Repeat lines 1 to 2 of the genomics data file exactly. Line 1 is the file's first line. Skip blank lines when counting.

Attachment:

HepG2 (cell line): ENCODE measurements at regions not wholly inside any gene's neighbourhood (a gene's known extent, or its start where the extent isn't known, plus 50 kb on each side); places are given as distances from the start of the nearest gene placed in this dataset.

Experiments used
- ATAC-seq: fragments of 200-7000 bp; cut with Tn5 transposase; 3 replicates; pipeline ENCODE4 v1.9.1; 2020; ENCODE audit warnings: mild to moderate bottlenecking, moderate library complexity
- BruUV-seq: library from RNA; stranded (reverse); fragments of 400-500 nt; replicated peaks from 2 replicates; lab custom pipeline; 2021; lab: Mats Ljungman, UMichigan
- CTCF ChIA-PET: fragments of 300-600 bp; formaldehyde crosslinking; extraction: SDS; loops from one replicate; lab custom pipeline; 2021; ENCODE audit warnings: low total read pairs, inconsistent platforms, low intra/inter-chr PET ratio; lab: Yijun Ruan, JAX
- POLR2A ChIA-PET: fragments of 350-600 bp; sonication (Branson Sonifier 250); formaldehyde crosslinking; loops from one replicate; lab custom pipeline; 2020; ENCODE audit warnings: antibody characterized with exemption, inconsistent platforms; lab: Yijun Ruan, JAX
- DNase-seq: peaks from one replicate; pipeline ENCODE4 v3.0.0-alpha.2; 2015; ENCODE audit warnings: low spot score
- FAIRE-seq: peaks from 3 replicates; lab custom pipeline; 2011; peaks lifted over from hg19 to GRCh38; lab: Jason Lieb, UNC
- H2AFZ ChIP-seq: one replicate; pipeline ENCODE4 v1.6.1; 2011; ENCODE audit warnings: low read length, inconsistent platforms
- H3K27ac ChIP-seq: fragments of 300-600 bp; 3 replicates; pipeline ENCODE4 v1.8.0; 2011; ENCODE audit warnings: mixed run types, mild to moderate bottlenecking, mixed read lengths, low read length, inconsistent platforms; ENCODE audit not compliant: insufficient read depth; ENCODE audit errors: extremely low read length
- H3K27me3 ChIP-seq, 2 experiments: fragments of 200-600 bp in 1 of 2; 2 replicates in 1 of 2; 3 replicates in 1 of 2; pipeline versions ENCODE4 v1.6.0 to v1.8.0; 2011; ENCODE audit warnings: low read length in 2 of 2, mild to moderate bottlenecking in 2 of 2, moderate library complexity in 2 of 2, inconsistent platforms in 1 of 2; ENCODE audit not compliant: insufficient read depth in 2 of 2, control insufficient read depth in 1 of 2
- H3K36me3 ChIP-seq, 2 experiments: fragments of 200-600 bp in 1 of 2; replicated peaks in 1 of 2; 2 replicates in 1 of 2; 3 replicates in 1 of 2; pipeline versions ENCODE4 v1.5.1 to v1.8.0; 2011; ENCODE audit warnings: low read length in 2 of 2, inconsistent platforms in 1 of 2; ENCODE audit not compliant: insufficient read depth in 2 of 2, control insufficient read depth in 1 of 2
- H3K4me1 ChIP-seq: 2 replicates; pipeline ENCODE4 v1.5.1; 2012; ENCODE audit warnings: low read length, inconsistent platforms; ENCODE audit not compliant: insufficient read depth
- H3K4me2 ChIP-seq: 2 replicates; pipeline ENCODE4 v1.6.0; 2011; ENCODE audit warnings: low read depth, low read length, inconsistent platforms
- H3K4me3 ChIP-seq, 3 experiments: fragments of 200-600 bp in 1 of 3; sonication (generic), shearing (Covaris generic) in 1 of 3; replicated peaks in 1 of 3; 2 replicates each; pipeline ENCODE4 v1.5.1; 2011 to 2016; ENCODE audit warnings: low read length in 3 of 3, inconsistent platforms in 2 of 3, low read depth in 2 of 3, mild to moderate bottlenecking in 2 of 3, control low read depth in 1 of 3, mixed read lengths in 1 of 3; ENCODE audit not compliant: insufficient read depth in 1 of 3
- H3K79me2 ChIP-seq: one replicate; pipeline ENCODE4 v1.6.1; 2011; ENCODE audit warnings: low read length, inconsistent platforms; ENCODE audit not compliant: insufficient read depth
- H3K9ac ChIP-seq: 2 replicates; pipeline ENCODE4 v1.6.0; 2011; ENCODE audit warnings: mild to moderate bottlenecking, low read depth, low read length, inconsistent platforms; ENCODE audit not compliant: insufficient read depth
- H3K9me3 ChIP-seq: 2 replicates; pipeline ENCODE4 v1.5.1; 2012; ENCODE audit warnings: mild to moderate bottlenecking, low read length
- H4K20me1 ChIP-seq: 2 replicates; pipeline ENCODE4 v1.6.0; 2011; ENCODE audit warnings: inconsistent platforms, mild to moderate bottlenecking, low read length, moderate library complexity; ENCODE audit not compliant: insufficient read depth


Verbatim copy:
HepG2 (cell line): ENCODE measurements at regions not wholly inside any gene's neighbourhood (a gene's known extent, or its start where the extent isn't known, plus 50 kb on each side); places are given as distances from the start of the nearest gene placed in this dataset.

Experiments used